Occasionally being jetlagged can be a good thing.
Anette and I arrived into Bogota on Sunday evening, and collected by our host – Luis Velez – and dropped at our lovely hotel with the worrying news that in order to catch the 6.15 flight to Armenia we would need to be up at 4.30am. Thankfully we slept
straight away and the as we were still 5 hours ahead internally it wasn’t too painful to wake up then.
Four of us travelled to Armenia – Anette and I, Martin Velez (Luis’s son) and the Mexican barista champion Salvador Benitez. The flight across is surprisingly short, possibly the shortest I’ve ever had – you only just get up to cruising altitude before you plummet back to earth. In Armenia we were hosted by Jaime Raul from Agrado. Agrado is an extremely interesting place. It is the focal point for the coffees in that region – Quindio – and the local FNC organisation have decided that for Quindio the only way to go is towards quality. So at Agrado – a medium sized farm – they have set up an impressive cupping lab and research facility. I’ve never seen anything like it. Talking with Jaime Raul gives you a very different perspective towards coffee. He dislikes the idea of a coffee chain, a very linear path for coffee to take. He would rather that the ends of the chain met to create a circle through which knowledge is traded and coffee improved. It was great to wander amongst the trees on the farm and taste the cherries at different stages of ripeness (the difference is amazing!) It was important for me to better understand the raw materials and the growing and picking.
Jaime Raul also turned my focus onto coffee pickers. The quality of the crop that they pick determines so much, but picking only the ripest cherries is hard work especially when you are paid by weight and there will always be some level of temptation to pick indiscriminately. At Agrado they not only pay a premium for a better quality harvest but try to look after the pickers as much as possible and get them as involved in coffee as possible. I don’t know of anywhere else in the world that provides espresso and cappuccino from a Linea in their lab for free to all the pickers – brewing coffee from the trees they harvest.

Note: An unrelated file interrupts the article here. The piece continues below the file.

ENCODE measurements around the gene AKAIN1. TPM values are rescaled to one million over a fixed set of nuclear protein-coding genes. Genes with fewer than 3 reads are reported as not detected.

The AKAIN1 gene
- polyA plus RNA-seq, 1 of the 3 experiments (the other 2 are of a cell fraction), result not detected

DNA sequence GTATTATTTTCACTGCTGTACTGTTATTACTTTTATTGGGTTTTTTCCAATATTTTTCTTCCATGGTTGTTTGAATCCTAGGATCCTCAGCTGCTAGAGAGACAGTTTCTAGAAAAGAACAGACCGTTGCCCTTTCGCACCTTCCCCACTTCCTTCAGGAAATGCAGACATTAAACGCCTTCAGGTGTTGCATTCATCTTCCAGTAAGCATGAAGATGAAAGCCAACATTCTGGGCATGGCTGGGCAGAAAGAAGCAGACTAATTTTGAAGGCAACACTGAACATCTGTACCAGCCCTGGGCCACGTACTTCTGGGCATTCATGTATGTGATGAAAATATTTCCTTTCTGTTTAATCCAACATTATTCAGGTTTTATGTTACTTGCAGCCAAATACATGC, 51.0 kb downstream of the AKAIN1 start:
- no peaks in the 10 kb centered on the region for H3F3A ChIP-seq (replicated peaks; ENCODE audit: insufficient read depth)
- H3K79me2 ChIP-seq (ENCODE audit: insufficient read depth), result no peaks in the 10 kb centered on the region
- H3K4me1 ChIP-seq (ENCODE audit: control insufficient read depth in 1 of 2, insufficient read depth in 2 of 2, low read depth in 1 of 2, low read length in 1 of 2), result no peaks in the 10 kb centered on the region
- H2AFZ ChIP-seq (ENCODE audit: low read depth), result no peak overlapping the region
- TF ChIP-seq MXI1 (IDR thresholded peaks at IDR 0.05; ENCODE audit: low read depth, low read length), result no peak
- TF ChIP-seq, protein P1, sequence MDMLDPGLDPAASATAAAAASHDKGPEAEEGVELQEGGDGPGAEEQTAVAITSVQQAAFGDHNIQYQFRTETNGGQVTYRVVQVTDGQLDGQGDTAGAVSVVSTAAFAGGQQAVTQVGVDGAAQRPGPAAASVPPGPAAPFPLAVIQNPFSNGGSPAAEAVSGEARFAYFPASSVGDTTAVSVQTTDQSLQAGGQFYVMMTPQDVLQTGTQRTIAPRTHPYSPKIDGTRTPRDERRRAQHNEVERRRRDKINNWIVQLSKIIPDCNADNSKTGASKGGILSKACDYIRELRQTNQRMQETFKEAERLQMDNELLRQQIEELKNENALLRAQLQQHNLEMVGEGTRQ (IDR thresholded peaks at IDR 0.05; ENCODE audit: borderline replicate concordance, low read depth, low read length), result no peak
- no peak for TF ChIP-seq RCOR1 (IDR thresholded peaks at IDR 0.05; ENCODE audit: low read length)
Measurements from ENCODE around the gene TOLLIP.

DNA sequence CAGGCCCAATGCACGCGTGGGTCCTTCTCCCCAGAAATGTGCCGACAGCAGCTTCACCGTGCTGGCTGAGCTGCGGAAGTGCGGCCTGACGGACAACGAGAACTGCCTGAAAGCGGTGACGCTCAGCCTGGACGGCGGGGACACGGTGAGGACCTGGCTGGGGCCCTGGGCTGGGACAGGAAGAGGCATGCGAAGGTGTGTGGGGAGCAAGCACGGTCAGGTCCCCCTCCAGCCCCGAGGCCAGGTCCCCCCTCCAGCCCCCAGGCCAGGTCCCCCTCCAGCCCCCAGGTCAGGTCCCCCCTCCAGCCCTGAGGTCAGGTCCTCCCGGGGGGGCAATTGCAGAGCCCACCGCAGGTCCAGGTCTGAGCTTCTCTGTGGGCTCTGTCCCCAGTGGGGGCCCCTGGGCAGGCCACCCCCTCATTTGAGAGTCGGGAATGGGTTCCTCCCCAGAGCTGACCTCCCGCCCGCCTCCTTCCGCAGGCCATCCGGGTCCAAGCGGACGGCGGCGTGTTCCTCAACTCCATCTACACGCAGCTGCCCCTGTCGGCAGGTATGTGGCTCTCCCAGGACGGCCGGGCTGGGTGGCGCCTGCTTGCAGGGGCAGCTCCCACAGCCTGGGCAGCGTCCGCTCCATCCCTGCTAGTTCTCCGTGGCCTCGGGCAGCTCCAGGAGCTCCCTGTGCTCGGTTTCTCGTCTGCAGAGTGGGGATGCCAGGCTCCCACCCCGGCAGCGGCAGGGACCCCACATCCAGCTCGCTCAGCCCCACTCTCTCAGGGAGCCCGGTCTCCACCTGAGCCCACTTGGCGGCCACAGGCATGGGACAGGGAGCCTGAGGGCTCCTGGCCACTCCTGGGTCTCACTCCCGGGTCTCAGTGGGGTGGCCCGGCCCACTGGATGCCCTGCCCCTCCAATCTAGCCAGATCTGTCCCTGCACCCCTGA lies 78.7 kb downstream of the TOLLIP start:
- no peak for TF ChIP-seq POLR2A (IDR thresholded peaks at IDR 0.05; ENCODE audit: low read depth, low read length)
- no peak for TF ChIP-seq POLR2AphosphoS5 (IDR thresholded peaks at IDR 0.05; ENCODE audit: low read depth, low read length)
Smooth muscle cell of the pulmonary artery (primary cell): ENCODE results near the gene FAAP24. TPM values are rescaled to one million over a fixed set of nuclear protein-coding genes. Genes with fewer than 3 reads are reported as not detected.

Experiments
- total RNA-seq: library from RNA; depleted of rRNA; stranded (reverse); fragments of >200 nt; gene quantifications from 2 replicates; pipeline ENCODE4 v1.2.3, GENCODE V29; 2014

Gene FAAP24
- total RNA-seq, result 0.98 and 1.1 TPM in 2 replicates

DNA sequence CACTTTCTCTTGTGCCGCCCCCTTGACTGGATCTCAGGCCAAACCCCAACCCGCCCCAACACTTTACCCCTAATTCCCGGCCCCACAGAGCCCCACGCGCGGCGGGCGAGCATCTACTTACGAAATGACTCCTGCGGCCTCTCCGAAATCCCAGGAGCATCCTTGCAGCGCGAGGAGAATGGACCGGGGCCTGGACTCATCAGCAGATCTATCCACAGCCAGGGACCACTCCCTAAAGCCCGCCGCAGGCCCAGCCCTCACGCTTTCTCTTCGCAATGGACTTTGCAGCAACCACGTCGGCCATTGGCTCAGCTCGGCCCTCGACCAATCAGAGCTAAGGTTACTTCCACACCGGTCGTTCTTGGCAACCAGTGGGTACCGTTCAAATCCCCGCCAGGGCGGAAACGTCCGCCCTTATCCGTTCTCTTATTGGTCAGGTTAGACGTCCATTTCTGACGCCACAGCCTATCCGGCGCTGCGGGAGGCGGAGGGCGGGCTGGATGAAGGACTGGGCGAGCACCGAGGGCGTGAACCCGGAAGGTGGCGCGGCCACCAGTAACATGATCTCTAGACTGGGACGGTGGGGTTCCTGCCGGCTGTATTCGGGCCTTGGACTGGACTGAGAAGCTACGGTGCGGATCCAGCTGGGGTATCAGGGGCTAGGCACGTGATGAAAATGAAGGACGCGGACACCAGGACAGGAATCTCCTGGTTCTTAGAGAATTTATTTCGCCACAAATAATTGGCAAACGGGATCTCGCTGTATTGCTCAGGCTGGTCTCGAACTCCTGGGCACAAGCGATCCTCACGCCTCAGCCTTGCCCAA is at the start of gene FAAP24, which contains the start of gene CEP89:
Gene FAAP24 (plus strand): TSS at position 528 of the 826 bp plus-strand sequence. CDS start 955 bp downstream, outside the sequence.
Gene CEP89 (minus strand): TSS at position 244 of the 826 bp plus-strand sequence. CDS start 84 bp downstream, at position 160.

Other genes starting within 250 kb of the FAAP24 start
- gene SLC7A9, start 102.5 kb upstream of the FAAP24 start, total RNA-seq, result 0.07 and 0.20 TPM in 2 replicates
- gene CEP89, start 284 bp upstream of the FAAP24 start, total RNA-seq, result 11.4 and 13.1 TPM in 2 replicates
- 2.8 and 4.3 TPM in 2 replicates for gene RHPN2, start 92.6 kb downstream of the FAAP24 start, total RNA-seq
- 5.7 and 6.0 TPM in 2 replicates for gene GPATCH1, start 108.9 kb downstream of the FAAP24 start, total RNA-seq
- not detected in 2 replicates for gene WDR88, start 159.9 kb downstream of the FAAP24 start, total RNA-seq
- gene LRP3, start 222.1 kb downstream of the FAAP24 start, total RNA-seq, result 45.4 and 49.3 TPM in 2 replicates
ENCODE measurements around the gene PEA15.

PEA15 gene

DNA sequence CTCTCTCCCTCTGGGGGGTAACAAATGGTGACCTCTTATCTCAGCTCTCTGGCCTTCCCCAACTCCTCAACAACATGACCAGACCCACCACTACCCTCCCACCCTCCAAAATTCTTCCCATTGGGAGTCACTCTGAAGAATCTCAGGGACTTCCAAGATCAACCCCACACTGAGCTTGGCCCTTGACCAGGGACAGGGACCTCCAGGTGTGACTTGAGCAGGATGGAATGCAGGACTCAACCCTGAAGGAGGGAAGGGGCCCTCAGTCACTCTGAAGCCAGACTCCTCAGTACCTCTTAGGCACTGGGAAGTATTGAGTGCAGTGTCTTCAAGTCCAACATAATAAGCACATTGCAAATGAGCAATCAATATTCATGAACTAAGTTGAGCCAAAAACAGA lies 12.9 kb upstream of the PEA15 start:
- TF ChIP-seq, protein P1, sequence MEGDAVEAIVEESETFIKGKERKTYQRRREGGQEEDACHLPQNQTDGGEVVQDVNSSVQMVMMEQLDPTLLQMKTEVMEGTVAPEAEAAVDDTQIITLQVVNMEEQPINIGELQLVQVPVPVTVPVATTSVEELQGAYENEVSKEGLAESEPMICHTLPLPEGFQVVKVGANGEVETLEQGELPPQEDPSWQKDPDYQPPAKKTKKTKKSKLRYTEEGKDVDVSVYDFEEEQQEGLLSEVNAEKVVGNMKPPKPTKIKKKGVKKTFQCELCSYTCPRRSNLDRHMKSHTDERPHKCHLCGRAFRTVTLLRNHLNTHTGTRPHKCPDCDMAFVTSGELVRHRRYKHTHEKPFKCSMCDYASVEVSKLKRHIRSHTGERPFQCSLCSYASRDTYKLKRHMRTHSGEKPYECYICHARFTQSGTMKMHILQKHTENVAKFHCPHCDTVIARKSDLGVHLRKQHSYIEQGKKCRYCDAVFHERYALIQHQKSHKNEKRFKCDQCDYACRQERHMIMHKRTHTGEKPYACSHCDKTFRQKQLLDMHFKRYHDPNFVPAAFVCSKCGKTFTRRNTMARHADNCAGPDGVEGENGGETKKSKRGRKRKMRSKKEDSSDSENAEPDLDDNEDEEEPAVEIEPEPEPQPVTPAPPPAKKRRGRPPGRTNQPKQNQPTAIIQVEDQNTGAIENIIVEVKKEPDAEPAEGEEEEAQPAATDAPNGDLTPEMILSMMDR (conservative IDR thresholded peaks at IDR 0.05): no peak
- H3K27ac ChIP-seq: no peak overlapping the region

We toured the farm a little and then had a beautiful coffee break. They have a large section of bamboo forest and in the middle, down by their water source, they have built a place to sit and have coffee. The lab hosts growers from all over the region – to teach them to cup, to teach more about agronomy and when groups visit they all head down to this patch to drink coffee and talk about what they taste. It is probably the most incredible place I’ve had a cup of coffee.
We spent most of the afternoon cupping – first coffees from other regions, some familiar (like Huila) and some not. We did three flights, and then we played with the espresso machine for a while. One of their staff was practicing as she planned to enter the National Barista Competition this week. After that we cupped more coffees – this time from Quindio and there was some really lovely stuff on the table. I confess it was not a region I knew much about, but I think their drive towards quality is paying off and it is a name that will become well known in the next few years.
After this the rain came – the huge, torrential rain that we never get in the UK, and we headed back through the washed out roads to our hotel in Armenia. The next morning we went to the local FNC headquarters to talk more with them about driving towards quality in Quindio and to get our reactions to Agrado. From there we headed over to Almacafe to see the parchment coffee being processed. I’d seen something similar in El Salvador but you always learn something new and it is always interesting.
We also cupped in their lab a little too – Anette’s razor sharp tastebuds picking up a little phenol in a couple of cups, though it wasn’t very strong. I wish I was better at defect cuppings! (Something we did a little more of in the afternoon). Having stolen fruit from a tree growing outside the warehouse we headed back to Agrado to cup some more and also see some processing that they do there.
I had missed the harvest when I was in El Salvador so this was the first time I had seen processing of coffee cherries up close. As much as you can understand from books and pictures nothing beats seeing unripes float, or watching a pulper squeeze the seeds from the flesh. They do quite a rigorous pulping and selection before the coffee hits the fermentation tanks at Agrado, but the coffee they end up with is great. The are also constantly using their own crop for experiments – be it different drying methods or different shade systems. They log everything with great detail at the cupping table. I find it very exciting and promising for coffee in the future.
And this was all we had time for – we had to head back to the airport for another bumpy hop across the mountains to Bogota so we could land in more torrential rain! Up next will be a post about the barista competition happening here. I am judging and Salvador and I did some demonstrations but I will post more with pictures soon.
I know I’ve missed a load out but I will try and update when I get the chance!
There are more photos at Flickr or have a browse below: